|ACL Project List|
|Gordion Site Conservation Program 2014 Field Report|
The primary focus of architectural conservation work during the 2014 field season was the Terrace Building Complex, the Early Phrygian Gate, the visitor circuit, and the pebble mosaic on display at the Gordion Museum. Site Conservation has always been a high priority at Gordion, and it will continue to be one of the most important activities during the coming field seasons. A renewed Conservation and Management Plan for the Gordion Citadel began in 2007, continuing the first five-year plan under the supervision of Prof. Frank Matero and the Architectural Conservation Laboratory of Penn's School of Design (ACL). The current plan continues an integrated and phased program of academic research, site conservation, and training.
As the Architectural Conservation Laboratory enters into its sixth year at Gordion’s citadel, it has developed model strategies to address structural instability and material degradation of the site’s major features. These methods of intervention have been implemented in 2011 at the monumental Early Phrygian Gate, the Terrace Building Complex, and the Megaron 2 mosaic pavement and are presented here in the Gordion Site Conservation Program 2011 Field Report. The experimentation and evaluation conducted during the program’s initial years have confirmed the success of new and traditional conservation methods at the site. These interventions continue to both clarify and define Gordion’s existing archaeological record while at the same time minimizing deterioration of the extant architecture.
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Gordion is a broad and deeply layered landscape with the latent potential to express its ancient and modern cross-sections as a world heritage site. Today it is challenged by increasing disinvestment and deterioration of its historic resources and piecemeal intervention strategies that lack large-scale vision. The proposals presented through the 2011 Gordion Heritage Complex studio, held at the University of Pennsylvania under the direction of Professor Lindsay Falck, choreograph experiences which engage archaeologists, heritage specialists, visitors, and village residents to interact with one another in mutual interest, ownership, and stewardship.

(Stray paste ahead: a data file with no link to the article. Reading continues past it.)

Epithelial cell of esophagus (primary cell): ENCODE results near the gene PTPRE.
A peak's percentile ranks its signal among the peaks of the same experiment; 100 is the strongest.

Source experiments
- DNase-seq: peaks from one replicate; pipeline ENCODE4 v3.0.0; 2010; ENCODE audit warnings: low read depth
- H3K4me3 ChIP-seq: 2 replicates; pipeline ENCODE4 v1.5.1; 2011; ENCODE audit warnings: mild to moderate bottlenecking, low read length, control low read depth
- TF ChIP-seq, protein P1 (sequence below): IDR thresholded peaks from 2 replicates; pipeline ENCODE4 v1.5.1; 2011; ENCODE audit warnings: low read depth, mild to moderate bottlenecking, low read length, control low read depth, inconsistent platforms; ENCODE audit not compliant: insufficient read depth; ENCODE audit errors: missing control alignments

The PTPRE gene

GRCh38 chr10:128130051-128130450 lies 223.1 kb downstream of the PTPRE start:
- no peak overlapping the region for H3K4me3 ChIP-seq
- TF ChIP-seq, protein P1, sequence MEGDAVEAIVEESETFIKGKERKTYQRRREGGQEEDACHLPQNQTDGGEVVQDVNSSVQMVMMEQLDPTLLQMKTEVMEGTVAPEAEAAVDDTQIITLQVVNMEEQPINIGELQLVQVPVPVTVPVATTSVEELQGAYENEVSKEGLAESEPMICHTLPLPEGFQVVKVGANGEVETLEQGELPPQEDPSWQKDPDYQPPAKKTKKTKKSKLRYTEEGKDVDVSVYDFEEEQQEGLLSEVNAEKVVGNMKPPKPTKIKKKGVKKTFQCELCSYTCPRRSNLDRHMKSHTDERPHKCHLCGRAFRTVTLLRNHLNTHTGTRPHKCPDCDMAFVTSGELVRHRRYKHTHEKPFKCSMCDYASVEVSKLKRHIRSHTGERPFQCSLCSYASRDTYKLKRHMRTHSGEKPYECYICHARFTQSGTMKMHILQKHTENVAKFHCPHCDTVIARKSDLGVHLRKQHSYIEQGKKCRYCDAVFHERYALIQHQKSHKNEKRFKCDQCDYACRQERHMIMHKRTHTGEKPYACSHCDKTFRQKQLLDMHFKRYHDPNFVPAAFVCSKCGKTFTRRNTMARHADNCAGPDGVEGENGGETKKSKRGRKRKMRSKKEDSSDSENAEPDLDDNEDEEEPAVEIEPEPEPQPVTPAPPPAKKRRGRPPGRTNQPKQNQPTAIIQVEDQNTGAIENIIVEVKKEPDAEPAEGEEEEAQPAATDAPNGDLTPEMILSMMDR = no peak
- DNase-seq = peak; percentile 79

Gordion Awakened represents the collective efforts of the Architectural Conservation Laboratory of the University of Pennsylvania's School of Design and the Penn Museum of Archaeology and Anthropology, and is intended to explore the benefits of interdisciplinary collaborative inquiry into the structures, context, conservation, and interpretation of Gordion and its environs during the first four years of renewed site conservation activity. The papers presented illustrate the diverse research that has been required to document, analyze, and conserve Gordion. This research addresses the practical problems the site now faces in its second half century of exposure. More generally, the work addresses philosophical and technical issues confronting all archaeological sites worldwide. It is hoped that this publication will offer those responsible for the conservation and management of archaeological sites a model of approach and examples of best practices.
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